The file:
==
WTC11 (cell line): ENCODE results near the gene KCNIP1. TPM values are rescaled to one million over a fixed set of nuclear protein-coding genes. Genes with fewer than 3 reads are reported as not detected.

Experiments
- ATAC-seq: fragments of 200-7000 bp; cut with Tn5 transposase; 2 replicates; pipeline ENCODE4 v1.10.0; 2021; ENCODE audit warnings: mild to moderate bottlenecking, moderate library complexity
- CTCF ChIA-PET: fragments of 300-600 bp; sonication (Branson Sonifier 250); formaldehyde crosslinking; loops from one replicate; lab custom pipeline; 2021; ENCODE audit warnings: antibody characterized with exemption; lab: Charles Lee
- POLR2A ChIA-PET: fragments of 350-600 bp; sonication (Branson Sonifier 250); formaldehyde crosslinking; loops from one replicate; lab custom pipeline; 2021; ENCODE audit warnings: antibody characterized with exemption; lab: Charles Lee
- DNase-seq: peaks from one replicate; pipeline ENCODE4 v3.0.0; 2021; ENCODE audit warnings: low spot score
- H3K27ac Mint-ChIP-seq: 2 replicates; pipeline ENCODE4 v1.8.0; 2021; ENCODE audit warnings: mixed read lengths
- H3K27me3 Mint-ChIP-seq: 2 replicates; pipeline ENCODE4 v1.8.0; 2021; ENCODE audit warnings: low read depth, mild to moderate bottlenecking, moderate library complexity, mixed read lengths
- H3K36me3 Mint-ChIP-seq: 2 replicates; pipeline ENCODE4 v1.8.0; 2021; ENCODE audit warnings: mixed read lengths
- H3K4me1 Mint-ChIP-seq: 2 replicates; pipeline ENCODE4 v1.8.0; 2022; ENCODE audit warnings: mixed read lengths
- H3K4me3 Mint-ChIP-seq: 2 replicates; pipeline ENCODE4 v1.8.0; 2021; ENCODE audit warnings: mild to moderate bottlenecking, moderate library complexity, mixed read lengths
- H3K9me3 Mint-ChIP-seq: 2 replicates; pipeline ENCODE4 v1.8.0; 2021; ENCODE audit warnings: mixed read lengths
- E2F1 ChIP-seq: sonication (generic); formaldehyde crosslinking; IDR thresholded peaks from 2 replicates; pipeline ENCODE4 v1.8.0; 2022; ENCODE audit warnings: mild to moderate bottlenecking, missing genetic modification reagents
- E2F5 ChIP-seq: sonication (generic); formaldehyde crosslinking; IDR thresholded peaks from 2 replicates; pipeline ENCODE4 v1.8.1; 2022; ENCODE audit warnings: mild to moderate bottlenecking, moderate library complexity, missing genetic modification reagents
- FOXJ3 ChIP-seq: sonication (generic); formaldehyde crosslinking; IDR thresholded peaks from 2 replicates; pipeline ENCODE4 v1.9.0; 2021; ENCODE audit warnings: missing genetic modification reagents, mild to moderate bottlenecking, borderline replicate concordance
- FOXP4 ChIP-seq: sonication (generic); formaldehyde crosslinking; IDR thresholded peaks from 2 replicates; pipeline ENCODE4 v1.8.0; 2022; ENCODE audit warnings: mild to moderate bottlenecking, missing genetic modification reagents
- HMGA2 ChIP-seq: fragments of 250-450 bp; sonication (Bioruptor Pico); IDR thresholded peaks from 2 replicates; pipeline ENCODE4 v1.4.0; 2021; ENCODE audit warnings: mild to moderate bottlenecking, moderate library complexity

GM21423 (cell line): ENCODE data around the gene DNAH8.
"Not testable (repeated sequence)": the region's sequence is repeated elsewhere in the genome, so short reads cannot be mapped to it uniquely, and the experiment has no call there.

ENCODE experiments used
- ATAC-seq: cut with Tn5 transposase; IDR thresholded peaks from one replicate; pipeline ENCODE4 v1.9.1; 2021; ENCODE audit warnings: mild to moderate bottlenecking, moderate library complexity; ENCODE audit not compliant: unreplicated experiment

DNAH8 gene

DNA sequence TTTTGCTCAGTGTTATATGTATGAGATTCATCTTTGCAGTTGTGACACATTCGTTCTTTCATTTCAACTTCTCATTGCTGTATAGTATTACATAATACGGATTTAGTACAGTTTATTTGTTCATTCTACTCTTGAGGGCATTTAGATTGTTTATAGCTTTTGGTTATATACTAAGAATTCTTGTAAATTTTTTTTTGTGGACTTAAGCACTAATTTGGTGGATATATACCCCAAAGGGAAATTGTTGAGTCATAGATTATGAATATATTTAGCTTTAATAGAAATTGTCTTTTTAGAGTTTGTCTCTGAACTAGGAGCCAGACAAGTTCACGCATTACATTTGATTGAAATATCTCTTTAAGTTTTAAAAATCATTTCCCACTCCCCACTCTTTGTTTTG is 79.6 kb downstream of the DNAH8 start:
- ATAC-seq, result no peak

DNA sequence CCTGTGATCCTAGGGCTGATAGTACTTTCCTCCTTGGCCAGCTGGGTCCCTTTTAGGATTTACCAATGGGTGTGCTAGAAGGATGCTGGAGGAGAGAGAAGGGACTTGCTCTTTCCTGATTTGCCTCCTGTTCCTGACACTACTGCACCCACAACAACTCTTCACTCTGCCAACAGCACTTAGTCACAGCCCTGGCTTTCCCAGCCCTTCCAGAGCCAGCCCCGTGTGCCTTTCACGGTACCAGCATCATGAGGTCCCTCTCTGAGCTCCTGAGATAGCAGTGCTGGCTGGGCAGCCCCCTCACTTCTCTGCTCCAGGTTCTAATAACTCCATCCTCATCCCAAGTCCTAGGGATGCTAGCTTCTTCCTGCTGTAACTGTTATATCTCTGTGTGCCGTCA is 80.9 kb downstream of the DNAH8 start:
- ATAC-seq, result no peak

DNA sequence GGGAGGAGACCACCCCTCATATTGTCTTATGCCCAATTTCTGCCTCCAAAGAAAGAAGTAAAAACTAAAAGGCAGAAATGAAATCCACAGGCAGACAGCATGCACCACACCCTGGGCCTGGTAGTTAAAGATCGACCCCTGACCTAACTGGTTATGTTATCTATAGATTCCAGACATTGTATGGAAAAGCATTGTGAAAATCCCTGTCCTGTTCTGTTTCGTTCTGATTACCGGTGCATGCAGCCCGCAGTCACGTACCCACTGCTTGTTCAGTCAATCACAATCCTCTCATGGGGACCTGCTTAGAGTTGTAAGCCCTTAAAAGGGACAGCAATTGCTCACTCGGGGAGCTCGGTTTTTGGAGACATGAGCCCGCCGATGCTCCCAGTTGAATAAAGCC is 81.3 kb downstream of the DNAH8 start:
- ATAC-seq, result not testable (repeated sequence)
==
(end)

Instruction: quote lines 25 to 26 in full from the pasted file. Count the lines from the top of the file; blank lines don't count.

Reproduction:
DNA sequence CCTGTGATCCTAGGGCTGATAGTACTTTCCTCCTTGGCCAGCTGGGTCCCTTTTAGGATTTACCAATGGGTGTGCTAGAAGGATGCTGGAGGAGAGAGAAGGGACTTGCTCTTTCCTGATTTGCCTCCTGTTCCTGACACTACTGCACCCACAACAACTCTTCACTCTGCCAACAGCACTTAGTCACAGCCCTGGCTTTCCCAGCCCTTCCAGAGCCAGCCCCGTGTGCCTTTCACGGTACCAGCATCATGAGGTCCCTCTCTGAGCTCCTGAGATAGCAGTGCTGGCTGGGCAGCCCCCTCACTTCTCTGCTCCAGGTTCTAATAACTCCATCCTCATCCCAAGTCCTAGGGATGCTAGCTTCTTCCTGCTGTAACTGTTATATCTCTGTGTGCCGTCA is 80.9 kb downstream of the DNAH8 start:
- ATAC-seq, result no peak